Leaders Lose Benefit of the Doubt
09/30/2011 10:30 am EST
The market’s most popular stocks are starting to roll over on fresh signs that economic malaise is spreading, writes MoneyShow.com senior editor Igor Greenwald.
Shortly after the market opened on Thursday, with the Dow up 250 points and the Nasdaq gamely trying to keep up, I was reading Kevin Marder’s column on MarketWatch. He was writing about the Nasdaq’s failure to sustain a relief rally a day earlier, despite its relatively healthy technicals.
Marder’s takeaway is worth quoting: The market’s strongest major average had been “given the ball and was shoved back ten yards behind the line of scrimmage. At this rate, it would only be a matter of time before the growth stock leaders break down en masse, as some are already beginning to do.”
As it turned out, that time was measured in minutes. By midday, many of the Nasdaq’s favorite and most expensive growth names had been unceremoniously tossed into the dumpster, short-circuiting the other averages as well.
Netflix, of course, has well-publicized troubles with its business, while Baidu and other Chinese ADRs were blindsided when the head of enforcement for the Securities and Exchanges Commission told Reuters that the Justice Department is probing Chinese accounting irregularities.
But Wynn is neither a Chinese company nor a struggling one. Gaming revenue in Macau, the Asian outpost crucial to its future, was up 57% year-over-year in August.
Its problem, apparently, was the perceived slowdown in the Chinese economy. The Shanghai stock market is down 23% from April highs to a 14-month low, as Chinese officials continue to single out inflation as their top concern. Hong Kong stocks are down that much for this quarter alone, their worst performance in a decade.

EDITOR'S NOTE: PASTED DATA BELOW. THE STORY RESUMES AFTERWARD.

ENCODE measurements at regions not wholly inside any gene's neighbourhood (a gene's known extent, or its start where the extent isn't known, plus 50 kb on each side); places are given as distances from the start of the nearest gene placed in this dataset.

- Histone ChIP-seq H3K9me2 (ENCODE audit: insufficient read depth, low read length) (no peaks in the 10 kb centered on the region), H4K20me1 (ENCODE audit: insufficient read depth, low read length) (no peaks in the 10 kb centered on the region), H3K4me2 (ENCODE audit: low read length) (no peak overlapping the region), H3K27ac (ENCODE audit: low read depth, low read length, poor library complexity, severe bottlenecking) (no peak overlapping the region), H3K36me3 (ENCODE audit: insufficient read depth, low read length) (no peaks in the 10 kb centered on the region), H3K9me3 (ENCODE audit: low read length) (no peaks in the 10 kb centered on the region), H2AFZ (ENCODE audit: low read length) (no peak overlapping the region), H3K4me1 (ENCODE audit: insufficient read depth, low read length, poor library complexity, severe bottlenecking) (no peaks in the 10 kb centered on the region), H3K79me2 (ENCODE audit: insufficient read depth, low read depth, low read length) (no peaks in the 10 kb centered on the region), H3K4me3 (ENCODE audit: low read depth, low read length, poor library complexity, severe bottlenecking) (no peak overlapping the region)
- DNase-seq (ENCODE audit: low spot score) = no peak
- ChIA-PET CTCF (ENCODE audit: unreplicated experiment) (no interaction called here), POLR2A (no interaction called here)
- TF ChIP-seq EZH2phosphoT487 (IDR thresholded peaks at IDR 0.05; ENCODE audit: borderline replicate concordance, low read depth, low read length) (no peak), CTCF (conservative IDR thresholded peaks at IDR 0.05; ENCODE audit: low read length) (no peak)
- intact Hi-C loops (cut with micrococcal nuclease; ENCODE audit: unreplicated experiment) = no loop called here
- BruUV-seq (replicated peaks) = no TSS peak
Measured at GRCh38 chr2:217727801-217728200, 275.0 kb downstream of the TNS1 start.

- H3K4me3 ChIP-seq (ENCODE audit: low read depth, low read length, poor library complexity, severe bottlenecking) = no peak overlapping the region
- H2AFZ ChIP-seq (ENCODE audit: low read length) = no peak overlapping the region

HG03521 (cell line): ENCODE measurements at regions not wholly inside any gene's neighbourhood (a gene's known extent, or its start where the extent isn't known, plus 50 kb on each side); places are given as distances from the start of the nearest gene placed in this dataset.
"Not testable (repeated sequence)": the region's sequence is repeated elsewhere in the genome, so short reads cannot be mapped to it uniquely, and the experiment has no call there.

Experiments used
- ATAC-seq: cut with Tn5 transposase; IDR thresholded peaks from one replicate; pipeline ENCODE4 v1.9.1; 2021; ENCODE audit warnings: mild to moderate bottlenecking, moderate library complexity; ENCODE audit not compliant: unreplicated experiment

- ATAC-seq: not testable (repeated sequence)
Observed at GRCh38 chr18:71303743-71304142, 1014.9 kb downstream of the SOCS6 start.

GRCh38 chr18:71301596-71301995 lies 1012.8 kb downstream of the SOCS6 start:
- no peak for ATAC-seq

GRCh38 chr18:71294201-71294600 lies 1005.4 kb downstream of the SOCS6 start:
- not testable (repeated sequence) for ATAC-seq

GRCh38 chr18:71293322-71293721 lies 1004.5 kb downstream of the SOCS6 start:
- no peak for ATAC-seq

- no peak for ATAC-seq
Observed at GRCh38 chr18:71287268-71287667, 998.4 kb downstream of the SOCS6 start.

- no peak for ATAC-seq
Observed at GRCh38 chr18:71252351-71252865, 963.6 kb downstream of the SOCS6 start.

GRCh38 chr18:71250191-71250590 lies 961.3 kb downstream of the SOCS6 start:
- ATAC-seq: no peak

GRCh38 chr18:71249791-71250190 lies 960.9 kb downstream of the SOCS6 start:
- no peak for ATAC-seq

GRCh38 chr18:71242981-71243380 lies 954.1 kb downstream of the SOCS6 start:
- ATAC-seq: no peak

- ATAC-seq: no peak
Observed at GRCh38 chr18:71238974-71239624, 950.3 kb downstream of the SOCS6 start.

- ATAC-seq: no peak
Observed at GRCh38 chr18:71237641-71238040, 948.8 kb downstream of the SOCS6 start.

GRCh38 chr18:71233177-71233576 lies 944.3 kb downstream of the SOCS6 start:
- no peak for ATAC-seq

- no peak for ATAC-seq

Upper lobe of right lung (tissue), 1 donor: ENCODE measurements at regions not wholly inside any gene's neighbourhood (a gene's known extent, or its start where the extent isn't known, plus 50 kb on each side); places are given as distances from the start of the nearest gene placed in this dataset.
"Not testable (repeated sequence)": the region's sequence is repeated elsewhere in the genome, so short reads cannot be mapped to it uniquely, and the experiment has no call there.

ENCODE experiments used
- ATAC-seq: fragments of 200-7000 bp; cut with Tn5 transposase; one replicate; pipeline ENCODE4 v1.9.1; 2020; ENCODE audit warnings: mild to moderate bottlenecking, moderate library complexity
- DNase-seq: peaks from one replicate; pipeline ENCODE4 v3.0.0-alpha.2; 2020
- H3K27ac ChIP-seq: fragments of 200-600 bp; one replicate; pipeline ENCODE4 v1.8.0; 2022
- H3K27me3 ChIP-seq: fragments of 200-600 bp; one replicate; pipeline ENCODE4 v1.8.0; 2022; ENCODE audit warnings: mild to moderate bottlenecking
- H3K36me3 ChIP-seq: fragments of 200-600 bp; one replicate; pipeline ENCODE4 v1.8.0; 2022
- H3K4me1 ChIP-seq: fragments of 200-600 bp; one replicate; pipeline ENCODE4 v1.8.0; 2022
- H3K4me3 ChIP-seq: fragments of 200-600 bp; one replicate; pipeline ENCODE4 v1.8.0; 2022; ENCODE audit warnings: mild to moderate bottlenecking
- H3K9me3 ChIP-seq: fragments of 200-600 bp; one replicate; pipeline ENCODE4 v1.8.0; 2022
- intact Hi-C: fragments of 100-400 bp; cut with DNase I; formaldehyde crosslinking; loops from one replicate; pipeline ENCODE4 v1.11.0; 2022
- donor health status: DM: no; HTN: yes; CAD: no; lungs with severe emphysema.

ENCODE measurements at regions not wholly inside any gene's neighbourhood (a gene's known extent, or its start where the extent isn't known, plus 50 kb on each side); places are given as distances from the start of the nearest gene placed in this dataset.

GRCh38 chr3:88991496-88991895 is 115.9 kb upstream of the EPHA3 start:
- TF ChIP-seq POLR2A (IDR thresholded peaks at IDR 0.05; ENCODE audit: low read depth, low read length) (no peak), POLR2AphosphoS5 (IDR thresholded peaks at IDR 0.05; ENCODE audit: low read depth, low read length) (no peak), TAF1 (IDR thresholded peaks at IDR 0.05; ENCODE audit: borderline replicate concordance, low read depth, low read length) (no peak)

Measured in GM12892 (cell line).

The Chinese property bubble also seems to be popping, as overextended banks turn their backs on overleveraged developers.
But the Nasdaq’s problems run deeper than China. Green Mountain Coffee Roasters (GMCR) is hardly a household name in Shanghai, but was among the worst performers yesterday.
Even after that 7% drop, it sells at 58 times estimated earnings for the recently concluded fiscal year. The forward price-earnings ratio is a somewhat less-caffeinated 37. But to get there, Green Mountain would have to grow its profit 58%, and investors no longer trust that even companies with the strongest momentum can pull off such feats in this environment.
Ten days ago, I wrote about investors crowding the strongest growth stories as lesser stocks broke down and the economic environment darkened. Well, now those lifeboats are also taking on lots of water.
The day after Amazon.com (AMZN) unveiled a well-reviewed tablet, along with an operating system that will give it reams of valuable data about users’ online shopping and browsing, the stock gave up the entirety of its pop. Apple (AAPL) has been acting waterlogged as well.
There aren’t many safe harbors left, because investors are no longer counting on 2012 to maintain this year’s modest growth.
More proof that that the financial panic is translating into economic problems arrived this morning in the form of an unexpected sharp drop in German retail sales and a profit warning from Ingersoll-Rand (IR), which blamed a falloff in North American demand for its heating, ventilation, and air conditioning equipment and its security systems.
Ingersoll shares were down 13% in the early going, so it’s hard to argue that such disappointments are already baked into share prices.
The parallels to the fall of 2007 grow eerier by the day, as the economy’s struggles start translating into earnings disappointments. The difference is that in the intervening four years, the Federal Reserve has expended most of its ammunition, while the Treasury is much more heavily indebted and Congress looks paralyzed.
This is not the sort of an environment that’s going to attract a lot of bargain hunters at the lower end of the recent trading range. I expect stocks to break through that floor well before the politicians get their act together.